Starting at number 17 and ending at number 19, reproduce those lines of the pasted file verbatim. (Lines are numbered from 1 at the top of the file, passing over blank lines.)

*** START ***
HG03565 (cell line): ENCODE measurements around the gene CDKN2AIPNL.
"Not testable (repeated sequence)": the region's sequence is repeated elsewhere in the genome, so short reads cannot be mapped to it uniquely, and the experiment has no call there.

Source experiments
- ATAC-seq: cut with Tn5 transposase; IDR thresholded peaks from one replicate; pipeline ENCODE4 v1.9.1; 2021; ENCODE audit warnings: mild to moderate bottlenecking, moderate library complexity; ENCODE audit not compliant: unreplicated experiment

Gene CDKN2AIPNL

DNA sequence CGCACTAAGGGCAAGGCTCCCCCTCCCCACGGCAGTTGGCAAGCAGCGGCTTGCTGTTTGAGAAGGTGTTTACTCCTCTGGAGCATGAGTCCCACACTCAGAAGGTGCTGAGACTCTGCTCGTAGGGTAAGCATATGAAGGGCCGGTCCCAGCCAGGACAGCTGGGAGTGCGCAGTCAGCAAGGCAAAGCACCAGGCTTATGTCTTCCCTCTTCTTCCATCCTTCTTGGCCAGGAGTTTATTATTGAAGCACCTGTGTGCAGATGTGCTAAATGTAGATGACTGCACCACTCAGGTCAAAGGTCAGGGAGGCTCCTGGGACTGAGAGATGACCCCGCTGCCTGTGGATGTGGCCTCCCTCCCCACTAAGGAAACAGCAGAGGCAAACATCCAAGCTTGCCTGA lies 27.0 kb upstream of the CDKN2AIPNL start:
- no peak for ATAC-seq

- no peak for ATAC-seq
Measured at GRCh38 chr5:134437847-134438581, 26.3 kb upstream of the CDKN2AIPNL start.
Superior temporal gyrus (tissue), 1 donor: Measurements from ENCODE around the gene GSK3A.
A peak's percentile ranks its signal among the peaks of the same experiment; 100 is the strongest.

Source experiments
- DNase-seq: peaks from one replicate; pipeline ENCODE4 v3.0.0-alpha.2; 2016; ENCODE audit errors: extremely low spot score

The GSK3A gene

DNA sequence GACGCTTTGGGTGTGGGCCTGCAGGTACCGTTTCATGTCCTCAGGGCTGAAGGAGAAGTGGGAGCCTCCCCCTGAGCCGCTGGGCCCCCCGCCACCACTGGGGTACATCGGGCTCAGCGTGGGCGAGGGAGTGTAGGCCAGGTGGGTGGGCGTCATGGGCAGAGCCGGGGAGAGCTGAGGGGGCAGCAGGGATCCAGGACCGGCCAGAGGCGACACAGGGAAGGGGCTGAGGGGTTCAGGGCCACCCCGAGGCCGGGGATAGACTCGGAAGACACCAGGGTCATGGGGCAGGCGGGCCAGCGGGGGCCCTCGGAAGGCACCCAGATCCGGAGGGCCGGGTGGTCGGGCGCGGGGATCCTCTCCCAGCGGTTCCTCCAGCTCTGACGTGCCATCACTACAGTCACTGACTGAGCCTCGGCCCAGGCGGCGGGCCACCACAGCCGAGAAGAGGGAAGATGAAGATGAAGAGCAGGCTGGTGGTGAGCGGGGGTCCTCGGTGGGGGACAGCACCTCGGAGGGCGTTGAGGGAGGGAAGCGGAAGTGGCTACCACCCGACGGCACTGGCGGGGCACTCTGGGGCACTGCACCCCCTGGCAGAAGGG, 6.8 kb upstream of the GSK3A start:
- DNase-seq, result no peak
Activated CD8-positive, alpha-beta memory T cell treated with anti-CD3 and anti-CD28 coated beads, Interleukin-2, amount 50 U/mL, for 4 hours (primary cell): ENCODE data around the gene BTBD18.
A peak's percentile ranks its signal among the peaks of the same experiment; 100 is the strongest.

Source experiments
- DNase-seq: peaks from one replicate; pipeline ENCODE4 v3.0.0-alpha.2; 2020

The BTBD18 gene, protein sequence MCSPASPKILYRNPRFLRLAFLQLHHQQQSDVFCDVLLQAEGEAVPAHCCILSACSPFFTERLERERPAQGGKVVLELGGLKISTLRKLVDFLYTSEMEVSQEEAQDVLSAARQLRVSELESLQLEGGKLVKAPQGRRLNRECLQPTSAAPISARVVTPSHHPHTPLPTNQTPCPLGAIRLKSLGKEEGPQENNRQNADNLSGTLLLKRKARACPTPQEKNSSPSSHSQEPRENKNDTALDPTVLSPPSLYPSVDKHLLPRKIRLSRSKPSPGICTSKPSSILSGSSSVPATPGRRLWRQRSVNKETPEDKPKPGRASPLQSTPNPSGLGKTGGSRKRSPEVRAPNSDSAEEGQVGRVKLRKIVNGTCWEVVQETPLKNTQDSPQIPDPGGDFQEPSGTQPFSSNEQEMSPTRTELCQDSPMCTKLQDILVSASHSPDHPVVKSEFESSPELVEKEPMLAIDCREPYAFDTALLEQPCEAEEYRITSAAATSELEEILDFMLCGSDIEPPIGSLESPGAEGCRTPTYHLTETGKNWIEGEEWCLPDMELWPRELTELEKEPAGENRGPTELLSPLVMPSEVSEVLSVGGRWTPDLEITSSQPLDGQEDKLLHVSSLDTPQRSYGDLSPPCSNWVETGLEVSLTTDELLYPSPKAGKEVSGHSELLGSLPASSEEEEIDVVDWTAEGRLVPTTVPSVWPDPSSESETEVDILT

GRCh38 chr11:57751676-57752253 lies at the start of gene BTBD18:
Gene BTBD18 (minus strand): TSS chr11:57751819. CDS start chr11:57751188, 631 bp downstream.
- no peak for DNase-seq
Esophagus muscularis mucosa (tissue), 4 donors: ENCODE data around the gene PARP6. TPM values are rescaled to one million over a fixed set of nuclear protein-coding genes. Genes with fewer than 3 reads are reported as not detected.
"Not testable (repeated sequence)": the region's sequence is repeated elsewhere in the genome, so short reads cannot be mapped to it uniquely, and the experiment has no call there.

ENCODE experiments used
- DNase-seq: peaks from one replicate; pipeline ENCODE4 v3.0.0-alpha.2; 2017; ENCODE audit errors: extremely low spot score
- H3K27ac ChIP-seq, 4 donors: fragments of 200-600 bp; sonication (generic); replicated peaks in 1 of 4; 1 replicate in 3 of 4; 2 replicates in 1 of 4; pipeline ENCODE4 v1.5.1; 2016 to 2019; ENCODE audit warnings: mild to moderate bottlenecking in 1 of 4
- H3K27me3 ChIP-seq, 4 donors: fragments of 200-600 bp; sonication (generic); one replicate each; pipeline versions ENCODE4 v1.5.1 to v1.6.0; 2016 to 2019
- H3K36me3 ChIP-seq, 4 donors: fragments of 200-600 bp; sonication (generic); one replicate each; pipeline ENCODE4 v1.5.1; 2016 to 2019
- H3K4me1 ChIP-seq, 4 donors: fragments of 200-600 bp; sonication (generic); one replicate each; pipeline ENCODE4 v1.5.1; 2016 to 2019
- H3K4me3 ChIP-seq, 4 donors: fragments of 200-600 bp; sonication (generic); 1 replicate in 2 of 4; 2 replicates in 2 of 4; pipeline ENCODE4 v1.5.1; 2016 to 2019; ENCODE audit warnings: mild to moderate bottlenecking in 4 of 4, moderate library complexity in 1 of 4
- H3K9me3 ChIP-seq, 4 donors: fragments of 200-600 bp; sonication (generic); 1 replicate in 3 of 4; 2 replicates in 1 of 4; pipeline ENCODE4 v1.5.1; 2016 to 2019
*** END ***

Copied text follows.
Activated CD8-positive, alpha-beta memory T cell treated with anti-CD3 and anti-CD28 coated beads, Interleukin-2, amount 50 U/mL, for 4 hours (primary cell): ENCODE data around the gene BTBD18.
A peak's percentile ranks its signal among the peaks of the same experiment; 100 is the strongest.

Source experiments